The National Science Foundation has awarded a $405,208 grant to Oklahoma State University-Tulsa to launch a Research Experiences for Undergraduates (REU) site program for undergraduate college students interested in materials science and engineering and entrepreneurship. The grant is co-funded by the U.S. Department of Defense Air Force Office of Scientific Research.
Ten students will be selected to participate in cutting-edge research projects in materials science, aerospace, energy and biomaterials engineering and how entrepreneurship is related to these exciting and new fields. The grant provides funding to pay a stipend to participants in the nine-week summer program at OSU-Tulsa’s Helmerich Research Center.
“The National Science Foundation grant will provide a unique opportunity for undergraduate college students to participate in the type of cutting-edge research typically reserved for graduate students,” said Howard Barnett, president of OSU-Tulsa. “This program is a great example of how faculty at the Helmerich Research Center are advancing engineering training for Tulsa.”
The interdisciplinary summer research program is coordinated by Dr. Ranji Vaidyanathan, Varnadow professor of materials science and engineering, and Dr. Pankaj Sarin, assistant professor of materials science and engineering. Mentors for the program include OSU School of Materials Science and Engineering faculty Drs. Do Young Kim, Jim Smay, Vaidyanathan, Sarin, Raj Singh, Nirmal Govindaraju and affiliated faculty in the OSU College of Engineering, Architecture and Technology, including Drs. Raman Singh, Jay Hanan and Khaled Sallam. Dr. Craig Watters from the Riata Center for Entrepreneurship and the Spears School of Business is also one of the mentors.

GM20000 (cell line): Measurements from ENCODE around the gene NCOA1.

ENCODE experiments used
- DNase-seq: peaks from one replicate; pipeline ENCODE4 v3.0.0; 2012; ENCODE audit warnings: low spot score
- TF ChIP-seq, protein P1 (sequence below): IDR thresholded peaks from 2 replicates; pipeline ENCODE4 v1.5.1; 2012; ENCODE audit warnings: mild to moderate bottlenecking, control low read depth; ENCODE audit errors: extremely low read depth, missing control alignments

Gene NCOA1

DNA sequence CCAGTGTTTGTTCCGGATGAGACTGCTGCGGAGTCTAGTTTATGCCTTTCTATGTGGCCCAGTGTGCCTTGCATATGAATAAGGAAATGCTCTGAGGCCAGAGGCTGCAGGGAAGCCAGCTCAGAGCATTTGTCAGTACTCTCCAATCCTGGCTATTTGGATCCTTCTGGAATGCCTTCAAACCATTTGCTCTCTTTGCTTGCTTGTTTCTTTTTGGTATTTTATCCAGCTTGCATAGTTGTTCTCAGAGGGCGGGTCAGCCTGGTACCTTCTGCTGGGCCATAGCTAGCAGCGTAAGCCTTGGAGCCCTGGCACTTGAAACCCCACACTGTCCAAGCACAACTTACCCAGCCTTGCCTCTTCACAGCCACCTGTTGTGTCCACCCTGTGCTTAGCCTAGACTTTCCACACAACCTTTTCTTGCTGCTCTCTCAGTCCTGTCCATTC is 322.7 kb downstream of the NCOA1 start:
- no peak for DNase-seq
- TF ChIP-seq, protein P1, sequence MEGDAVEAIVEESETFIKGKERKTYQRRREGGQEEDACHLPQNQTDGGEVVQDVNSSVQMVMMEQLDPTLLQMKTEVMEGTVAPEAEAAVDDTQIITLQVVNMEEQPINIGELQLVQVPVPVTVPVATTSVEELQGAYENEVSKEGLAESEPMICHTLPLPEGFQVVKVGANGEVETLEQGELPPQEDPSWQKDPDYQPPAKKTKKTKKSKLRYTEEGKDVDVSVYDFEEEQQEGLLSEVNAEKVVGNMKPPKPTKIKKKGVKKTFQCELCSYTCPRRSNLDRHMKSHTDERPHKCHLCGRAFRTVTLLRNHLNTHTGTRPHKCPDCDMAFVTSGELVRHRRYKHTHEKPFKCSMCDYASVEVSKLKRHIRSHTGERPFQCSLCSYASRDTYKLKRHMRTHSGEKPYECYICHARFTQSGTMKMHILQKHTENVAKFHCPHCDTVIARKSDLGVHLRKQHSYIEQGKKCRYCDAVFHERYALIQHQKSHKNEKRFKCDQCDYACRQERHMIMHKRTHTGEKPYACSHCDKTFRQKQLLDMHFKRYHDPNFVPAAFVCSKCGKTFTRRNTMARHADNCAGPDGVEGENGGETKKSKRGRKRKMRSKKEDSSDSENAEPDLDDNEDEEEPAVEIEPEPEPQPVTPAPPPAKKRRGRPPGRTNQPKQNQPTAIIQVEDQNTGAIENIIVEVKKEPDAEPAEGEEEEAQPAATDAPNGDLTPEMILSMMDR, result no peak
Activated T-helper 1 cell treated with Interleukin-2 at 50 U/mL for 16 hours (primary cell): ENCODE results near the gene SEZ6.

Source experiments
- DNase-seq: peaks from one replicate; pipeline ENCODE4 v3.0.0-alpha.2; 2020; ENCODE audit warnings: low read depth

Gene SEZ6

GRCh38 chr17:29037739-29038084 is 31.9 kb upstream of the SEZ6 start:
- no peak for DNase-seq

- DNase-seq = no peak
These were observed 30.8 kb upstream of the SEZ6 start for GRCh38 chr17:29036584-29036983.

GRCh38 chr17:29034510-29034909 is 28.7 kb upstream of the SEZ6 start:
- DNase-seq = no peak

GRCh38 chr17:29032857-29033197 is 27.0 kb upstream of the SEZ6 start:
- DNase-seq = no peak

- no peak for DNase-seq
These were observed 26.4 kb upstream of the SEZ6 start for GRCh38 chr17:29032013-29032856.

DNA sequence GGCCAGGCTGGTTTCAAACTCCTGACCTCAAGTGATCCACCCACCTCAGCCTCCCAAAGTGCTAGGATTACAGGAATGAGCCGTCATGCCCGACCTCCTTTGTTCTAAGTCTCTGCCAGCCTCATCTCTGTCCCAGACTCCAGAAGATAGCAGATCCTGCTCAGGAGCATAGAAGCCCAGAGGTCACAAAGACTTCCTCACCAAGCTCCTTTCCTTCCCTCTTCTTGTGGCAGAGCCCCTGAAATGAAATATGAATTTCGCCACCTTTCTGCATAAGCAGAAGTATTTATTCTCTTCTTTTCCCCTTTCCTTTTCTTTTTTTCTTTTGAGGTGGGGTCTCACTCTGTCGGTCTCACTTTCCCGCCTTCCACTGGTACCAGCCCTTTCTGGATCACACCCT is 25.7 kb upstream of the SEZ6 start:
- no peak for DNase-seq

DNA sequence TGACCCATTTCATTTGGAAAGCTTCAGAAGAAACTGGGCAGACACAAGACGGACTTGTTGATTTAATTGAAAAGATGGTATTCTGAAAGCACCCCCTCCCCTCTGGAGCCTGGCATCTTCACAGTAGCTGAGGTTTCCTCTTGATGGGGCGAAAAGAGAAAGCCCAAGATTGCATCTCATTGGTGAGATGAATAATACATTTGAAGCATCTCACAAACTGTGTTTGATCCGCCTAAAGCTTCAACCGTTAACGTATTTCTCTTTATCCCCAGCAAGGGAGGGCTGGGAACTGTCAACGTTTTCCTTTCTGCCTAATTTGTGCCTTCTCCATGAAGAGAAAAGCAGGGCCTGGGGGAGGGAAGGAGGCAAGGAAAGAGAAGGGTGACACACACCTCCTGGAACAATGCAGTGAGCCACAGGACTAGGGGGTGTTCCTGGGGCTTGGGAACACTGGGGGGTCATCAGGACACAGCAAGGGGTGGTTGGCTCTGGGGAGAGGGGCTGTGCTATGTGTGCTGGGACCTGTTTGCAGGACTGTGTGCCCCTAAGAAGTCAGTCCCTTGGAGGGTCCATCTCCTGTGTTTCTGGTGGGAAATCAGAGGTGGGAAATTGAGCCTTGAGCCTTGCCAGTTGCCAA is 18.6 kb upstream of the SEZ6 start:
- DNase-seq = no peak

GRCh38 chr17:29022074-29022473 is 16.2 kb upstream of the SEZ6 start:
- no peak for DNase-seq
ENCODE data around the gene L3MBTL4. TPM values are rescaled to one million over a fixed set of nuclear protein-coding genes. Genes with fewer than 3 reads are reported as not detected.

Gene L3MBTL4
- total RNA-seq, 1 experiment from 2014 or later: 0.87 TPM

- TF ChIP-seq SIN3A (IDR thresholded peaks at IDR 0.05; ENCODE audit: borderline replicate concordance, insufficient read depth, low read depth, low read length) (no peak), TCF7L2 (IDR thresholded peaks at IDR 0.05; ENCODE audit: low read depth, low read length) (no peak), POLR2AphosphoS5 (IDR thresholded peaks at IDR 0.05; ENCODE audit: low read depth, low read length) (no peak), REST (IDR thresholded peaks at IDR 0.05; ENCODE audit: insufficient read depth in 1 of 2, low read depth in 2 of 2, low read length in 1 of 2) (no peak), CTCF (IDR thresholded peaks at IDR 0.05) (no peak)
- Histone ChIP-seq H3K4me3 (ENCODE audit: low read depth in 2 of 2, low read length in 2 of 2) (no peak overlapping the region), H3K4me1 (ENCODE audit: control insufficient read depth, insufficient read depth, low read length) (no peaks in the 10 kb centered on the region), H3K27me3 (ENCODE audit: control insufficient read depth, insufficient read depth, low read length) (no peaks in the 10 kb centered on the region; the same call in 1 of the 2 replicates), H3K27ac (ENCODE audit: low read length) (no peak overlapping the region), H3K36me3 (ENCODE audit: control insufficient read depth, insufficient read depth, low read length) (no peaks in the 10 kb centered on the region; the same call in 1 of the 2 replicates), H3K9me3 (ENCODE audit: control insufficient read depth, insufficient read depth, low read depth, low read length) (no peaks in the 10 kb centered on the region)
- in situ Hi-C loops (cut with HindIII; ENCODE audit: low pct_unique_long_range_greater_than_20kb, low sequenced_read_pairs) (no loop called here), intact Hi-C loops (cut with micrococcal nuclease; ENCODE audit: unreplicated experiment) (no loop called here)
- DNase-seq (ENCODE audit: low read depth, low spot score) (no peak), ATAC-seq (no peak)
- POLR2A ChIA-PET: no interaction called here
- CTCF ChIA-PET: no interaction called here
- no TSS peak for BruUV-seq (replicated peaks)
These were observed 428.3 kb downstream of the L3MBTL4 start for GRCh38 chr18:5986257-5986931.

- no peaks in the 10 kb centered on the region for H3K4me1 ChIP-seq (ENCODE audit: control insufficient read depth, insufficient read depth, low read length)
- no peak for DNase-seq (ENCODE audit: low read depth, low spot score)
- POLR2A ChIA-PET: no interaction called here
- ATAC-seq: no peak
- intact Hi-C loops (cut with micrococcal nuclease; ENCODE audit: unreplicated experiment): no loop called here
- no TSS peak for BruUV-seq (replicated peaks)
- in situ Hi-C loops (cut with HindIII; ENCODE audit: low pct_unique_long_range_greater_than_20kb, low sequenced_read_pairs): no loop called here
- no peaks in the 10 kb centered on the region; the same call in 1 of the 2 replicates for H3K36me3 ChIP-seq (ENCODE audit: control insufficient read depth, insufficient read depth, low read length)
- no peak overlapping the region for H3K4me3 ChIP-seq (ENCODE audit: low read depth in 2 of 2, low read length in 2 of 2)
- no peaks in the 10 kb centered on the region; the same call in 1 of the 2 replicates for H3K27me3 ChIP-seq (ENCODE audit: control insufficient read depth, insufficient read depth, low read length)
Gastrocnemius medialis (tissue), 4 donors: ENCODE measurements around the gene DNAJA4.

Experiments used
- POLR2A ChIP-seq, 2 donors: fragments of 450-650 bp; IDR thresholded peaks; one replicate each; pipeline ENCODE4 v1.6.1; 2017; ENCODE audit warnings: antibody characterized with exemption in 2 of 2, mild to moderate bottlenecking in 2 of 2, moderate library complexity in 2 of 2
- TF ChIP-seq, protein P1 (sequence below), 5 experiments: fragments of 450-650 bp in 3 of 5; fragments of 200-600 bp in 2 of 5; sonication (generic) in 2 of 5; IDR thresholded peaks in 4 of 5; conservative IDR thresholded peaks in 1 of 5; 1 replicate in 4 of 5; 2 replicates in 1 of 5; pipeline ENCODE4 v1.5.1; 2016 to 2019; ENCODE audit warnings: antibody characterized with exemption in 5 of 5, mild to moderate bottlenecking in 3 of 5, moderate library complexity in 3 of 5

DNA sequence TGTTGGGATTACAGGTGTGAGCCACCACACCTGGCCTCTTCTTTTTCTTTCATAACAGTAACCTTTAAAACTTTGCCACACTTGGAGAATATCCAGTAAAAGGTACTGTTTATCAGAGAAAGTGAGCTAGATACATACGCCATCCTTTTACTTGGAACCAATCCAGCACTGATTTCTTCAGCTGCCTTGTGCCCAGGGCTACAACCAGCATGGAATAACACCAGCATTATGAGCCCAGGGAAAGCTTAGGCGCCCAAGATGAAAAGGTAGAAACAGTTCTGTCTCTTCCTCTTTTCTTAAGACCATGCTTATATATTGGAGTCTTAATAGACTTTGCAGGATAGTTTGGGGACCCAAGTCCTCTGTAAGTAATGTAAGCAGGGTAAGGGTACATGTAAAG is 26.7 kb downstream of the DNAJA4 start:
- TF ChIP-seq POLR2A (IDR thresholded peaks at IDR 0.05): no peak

Participants will conduct hands-on research in materials processing, testing and characterization, learn about materials characterization methods and develop an understanding of how research goes from the laboratory to commercialization. They will also learn about advanced materials characterization techniques through a two-day workshop organized by the Frederick Seitz Materials Laboratory at the University of Illinois Urbana Champagne through a distance learning mechanism.
“It is imperative to groom undergraduate engineering students with a background in research to prepare them for the advanced technological leadership positions in our industry,” said Vaidyanathan. “This experience will encourage more students to pursue materials research-based careers and become entrepreneurial leaders at young age.”
Students will also learn about entrepreneurial activities resulting from new materials discoveries from the OSU Spears School of Business Riata Center of Entrepreneurship and have opportunities to interact with local industry partners engaged in materials science research, including American Airlines, John Zink, Element Technologies and Infinite Composites Technologies. In addition, participants learn about graduate programs and careers in materials science and engineering.
The program will be open to undergraduate college students from across the nation, with an emphasis on recruiting underrepresented minority students and engineering students from Tulsa Community College.